Derek Hunter

When I wrote last week that Democrats eventually would come to Congress seeking to “fix” the mess that is Obamacare I never thought “eventually” would be a week later, but that’s where we find ourselves.

Sen. Jeanne Shaheen, D-N.H., was the first to put fingers to keyboard this week when she wrote President Obama saying, “Given the existing problems with the website, I urge you to consider extending open enrollment beyond the current end date of March 31, 2014. Allowing extra time for consumers is critically important so they have the opportunity to become familiar with the website, survey their options and enroll.” Ten Democrats have signed on to the letter calling for what elicited cries of racism, anarchism, terrorism and hostage taking just a few weeks ago.

They’re right. Extra time would help the program tweak some of its problems, but it wouldn’t change the fact the underlying program is fundamentally flawed. It would breathe some life into a dying mess, which is why Republicans should, as I said last week, unequivocally say no.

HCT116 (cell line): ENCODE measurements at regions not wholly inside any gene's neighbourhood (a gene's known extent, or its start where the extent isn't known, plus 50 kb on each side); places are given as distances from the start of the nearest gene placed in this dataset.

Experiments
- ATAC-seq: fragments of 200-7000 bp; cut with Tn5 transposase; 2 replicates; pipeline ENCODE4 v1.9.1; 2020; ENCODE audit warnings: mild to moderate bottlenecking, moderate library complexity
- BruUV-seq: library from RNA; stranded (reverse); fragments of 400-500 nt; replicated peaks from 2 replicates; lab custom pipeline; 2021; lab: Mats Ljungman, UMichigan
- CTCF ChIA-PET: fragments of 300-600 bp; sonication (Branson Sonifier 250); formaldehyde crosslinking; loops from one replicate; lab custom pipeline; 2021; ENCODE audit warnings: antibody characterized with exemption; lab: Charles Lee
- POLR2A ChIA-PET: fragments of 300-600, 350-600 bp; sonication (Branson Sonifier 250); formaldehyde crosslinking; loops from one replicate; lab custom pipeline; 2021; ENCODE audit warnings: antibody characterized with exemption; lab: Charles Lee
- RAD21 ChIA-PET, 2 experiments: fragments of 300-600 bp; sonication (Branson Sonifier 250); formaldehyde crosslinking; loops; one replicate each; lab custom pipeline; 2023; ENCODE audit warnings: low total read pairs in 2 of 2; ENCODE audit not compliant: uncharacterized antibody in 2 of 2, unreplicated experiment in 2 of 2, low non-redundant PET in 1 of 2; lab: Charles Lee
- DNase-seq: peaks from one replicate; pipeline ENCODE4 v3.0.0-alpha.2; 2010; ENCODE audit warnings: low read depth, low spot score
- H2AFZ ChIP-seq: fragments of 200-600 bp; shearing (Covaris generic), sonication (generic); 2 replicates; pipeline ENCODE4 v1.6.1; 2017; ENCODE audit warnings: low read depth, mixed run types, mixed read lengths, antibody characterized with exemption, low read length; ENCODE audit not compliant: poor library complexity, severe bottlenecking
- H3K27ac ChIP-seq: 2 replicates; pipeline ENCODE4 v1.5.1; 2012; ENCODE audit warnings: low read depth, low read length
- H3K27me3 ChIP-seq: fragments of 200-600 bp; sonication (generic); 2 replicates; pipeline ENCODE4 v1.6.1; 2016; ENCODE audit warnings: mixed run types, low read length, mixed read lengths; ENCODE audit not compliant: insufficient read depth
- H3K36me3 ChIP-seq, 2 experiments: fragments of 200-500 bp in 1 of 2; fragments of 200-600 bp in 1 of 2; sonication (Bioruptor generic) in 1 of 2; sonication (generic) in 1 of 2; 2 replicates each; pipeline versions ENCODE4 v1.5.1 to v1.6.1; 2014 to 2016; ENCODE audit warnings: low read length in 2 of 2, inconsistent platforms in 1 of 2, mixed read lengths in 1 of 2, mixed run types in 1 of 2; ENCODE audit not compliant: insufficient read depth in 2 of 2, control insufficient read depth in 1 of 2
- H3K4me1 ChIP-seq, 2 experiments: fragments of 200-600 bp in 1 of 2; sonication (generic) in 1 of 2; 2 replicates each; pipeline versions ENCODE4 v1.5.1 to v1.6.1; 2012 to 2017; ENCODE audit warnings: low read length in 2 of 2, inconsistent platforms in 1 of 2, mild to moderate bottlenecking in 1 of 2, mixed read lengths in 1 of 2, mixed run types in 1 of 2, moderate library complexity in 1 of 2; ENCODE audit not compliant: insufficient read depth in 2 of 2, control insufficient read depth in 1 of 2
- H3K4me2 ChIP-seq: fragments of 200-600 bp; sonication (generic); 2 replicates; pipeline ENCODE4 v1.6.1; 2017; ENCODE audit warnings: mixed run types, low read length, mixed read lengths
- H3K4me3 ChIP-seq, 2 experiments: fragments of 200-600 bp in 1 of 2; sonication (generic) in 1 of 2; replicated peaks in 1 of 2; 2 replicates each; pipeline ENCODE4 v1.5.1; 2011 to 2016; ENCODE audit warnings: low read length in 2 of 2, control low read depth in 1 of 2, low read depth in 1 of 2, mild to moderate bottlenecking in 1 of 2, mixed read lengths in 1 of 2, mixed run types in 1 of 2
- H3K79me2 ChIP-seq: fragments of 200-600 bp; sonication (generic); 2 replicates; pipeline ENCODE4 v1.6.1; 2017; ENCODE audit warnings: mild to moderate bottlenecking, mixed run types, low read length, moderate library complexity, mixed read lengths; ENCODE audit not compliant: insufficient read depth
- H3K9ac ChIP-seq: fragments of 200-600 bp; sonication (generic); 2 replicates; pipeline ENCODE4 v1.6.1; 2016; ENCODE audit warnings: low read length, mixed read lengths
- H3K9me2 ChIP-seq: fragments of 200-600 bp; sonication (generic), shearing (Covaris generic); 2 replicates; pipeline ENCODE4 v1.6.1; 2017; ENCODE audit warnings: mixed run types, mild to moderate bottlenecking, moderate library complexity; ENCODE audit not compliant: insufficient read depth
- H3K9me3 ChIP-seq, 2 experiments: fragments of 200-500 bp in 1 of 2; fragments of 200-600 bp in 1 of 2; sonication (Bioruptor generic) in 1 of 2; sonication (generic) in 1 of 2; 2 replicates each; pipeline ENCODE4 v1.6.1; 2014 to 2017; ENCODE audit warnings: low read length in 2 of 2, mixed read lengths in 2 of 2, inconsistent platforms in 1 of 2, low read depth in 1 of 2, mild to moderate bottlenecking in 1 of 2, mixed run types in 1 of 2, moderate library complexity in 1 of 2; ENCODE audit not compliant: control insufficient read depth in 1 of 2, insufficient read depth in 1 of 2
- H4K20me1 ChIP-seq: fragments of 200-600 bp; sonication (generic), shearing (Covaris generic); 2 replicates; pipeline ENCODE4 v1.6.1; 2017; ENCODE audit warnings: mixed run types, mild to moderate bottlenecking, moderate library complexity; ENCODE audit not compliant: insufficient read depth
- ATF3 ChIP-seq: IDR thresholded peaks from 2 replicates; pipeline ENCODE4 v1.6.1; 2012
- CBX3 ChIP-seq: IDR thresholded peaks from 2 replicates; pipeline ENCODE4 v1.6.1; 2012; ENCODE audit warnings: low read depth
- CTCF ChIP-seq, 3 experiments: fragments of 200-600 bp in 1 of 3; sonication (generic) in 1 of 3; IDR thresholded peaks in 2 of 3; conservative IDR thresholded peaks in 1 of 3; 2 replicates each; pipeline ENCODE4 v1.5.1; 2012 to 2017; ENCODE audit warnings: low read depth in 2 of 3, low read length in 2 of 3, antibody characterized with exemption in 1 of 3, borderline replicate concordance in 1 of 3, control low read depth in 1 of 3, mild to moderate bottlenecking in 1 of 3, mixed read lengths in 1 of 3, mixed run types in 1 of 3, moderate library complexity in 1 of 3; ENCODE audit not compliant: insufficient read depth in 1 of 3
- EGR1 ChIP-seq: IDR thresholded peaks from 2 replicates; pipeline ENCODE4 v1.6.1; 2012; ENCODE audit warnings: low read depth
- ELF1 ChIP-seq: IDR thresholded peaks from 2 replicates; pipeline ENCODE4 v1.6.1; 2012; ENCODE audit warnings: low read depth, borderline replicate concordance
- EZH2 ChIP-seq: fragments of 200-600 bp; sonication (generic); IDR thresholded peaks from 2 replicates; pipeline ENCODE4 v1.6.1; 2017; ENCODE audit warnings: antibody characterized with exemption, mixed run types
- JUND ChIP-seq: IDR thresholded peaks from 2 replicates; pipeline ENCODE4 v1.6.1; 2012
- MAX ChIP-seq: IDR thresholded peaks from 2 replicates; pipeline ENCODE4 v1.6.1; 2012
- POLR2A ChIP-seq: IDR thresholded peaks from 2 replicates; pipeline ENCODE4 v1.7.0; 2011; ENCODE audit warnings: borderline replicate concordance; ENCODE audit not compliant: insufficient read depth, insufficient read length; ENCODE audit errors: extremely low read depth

But to say “no” effectively, to make real advances in the fight to spare the country from the disaster that is Obamacare, Republicans must learn how to message properly and strategically. That, sadly, has been a stumbling block for them.

The website will get fixed, the myriad technical mistakes will be tweaked and made to work. Government has unlimited funds and this is a finite problem. Plus, this has been a huge embarrassment. Of course they’ll fix it.

As such, Republicans won’t be able to talk about the glitches forever. Once it’s fixed and “working,” Democrats will say, “See, problem solved! Let’s move on!” The media, dutiful lapdogs they are, will comply.

Unless, that is, Republicans act now to steer the conversation instead of following it.

Media appearances about the website problems are easy to come by right now. Republicans should use them not only to hammer those problems, but also to highlight the real problems that affect millions of Americans in real and damaging ways.

Derek Hunter

Derek Hunter is Washington, DC based writer, radio host and political strategist. You can also stalk his thoughts 140 characters at a time on Twitter.